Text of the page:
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  • The Governor-General acts on prime ministerial advice to hold elections for members of the House of Representatives every three years.
  • Ministerial cooperation is necessary because the Governor-General cannot issue writs for an election without or contrary to ministerial advice.
  • If a Prime Minister sought to unconstitutionally govern without calling an election, the Governor-General would likely first exercise their rights to advise and warn the Prime Minister against such a course.
  • But if the Prime Minister persists, they can be dismissed and a caretaker Prime Minister who is prepared to advise an election can be appointed.

In Lange v Australian Broadcasting Corporation (1997) 189 CLR 520, the High Court held that the Constitution prescribes a system of representative and responsible government. Responsible government is manifested by the Governor-General appointing a person who has the confidence of the House of Representatives as Prime Minister. Except in the case of reserve powers, the Governor-General will exercise their executive powers on the advice of ministers, who are accountable to Parliament for their advice. The principle of representative government provides that the legislative functions and the power to control the Executive are exercised by representatives ‘directly chosen by the people’.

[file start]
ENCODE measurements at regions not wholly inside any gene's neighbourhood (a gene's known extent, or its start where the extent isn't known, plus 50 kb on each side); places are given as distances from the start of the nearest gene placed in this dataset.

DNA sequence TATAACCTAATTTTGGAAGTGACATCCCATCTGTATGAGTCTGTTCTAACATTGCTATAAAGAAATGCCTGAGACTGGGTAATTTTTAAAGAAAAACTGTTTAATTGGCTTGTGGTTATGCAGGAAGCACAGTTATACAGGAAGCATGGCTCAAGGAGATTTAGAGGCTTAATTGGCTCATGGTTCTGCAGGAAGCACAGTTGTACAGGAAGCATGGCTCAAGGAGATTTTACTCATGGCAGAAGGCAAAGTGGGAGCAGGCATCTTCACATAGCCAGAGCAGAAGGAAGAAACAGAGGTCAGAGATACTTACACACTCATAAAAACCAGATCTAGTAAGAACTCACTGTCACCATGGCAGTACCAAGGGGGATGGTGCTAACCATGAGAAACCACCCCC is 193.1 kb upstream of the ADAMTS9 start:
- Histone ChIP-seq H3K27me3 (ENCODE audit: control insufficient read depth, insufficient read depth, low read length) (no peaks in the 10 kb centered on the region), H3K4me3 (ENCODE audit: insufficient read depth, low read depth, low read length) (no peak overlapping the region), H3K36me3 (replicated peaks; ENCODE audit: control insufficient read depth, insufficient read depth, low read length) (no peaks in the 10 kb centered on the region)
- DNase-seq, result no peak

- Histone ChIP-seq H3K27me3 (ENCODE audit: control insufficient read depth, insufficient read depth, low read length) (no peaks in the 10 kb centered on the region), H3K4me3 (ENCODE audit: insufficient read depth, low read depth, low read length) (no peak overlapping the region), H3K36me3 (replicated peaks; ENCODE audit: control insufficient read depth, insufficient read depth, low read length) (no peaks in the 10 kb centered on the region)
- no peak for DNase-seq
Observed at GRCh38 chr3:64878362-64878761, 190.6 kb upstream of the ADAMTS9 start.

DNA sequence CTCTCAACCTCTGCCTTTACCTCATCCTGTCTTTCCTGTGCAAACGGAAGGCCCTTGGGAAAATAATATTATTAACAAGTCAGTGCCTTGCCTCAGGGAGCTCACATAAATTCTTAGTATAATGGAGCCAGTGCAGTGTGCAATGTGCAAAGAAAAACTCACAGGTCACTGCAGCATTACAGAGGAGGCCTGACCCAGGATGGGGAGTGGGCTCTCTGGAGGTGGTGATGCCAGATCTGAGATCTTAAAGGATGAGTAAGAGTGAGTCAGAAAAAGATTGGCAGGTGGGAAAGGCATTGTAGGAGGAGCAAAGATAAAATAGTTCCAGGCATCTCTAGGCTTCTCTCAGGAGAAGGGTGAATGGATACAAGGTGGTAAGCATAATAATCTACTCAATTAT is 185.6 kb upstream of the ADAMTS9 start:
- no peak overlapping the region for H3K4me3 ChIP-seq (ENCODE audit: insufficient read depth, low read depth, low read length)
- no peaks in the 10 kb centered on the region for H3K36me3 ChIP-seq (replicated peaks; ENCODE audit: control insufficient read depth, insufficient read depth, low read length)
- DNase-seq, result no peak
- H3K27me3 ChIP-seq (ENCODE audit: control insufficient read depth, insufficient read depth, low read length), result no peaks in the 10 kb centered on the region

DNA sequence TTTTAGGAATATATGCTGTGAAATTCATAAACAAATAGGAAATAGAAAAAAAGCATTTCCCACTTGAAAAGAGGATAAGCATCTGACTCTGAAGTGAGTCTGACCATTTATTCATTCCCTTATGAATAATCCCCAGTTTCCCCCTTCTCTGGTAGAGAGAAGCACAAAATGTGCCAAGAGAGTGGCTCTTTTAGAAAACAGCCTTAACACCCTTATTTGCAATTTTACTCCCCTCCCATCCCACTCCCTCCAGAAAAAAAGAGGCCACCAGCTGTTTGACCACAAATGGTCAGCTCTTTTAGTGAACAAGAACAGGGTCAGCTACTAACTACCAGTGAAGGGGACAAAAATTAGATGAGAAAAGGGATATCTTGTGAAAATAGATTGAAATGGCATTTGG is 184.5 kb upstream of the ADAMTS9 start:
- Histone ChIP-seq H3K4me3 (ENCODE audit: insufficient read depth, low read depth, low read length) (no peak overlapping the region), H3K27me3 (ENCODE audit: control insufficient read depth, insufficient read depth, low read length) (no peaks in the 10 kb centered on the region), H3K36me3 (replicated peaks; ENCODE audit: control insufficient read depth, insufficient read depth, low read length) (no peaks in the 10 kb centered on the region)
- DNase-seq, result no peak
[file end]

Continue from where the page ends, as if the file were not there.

The very notion that governmental decisions must be legislatively enacted by, or have the blessing of, the Parliament is rooted in the political theory that the people are sovereign and have ‘the ultimate power of governmental control’ (Nationwide News Pty Ltd v Wills (1992) 177 CLR 1, 71; [1992] HCA 46 (Deane and Toohey JJ)). This is because the Parliament itself is accountable to the people through elections held approximately every three years for the House of Representatives and Senate (Constitution, ss 7, 28). Thus, federal elections are an essential pillar of our constitutional system.

But just how strong are our Constitution’s safeguards? This article will consider the hypothetical situation where a Prime Minister seeks to continue governing after the House of Representatives’ three-year term has expired and refuses to advise the Governor-General to call an election. It is unlikely that the courts would intervene given that the dissolution of Parliament is considered to be non-justiciable (Council of Civil Service Unions v Minister for the Civil Service [1985] AC 374, 418; L v State of South Australia (2017) 129 SASR 180, 208 [109]–[112]). So the question is: What can the Governor-General do? And will the Prime Minister succeed?

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